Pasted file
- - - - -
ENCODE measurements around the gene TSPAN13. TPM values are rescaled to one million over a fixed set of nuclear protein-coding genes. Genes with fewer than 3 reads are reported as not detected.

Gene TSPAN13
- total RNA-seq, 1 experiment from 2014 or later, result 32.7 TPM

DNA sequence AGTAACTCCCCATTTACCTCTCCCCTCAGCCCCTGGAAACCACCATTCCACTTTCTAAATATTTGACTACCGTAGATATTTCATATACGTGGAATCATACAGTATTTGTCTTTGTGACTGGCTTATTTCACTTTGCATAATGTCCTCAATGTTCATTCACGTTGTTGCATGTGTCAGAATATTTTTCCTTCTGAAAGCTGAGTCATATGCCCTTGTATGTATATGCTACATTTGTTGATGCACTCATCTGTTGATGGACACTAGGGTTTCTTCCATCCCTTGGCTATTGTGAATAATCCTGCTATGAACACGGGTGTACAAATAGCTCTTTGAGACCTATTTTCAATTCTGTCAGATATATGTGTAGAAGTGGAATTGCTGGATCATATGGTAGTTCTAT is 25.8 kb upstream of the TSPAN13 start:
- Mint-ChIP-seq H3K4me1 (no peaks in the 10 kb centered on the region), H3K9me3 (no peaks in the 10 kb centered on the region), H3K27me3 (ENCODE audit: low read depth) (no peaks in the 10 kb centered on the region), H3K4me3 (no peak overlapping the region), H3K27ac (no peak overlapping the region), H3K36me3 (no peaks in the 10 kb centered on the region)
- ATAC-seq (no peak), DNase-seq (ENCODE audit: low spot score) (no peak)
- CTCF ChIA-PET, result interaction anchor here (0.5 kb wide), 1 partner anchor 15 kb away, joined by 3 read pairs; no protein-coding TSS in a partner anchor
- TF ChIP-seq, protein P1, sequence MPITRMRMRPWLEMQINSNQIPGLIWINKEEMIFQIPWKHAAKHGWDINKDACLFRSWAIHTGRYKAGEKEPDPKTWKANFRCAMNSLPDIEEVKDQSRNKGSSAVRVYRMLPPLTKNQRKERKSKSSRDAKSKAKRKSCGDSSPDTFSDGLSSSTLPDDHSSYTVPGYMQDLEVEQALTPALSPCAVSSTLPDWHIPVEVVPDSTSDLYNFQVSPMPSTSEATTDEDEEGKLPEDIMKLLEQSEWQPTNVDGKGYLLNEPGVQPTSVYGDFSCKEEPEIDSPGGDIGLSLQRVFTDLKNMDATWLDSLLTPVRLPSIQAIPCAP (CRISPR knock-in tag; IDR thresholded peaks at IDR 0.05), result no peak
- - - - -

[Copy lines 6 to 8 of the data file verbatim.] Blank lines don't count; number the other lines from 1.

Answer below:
- ATAC-seq (no peak), DNase-seq (ENCODE audit: low spot score) (no peak)
- CTCF ChIA-PET, result interaction anchor here (0.5 kb wide), 1 partner anchor 15 kb away, joined by 3 read pairs; no protein-coding TSS in a partner anchor
- TF ChIP-seq, protein P1, sequence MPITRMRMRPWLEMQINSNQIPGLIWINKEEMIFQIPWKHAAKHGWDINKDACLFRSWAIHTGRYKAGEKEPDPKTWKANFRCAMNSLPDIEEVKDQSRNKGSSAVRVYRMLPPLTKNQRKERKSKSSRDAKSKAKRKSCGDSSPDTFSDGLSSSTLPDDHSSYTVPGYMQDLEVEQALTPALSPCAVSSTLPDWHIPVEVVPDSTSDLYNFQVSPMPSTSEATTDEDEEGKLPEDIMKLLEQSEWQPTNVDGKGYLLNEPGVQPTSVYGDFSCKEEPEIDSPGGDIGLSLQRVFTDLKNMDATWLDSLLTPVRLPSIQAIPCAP (CRISPR knock-in tag; IDR thresholded peaks at IDR 0.05), result no peak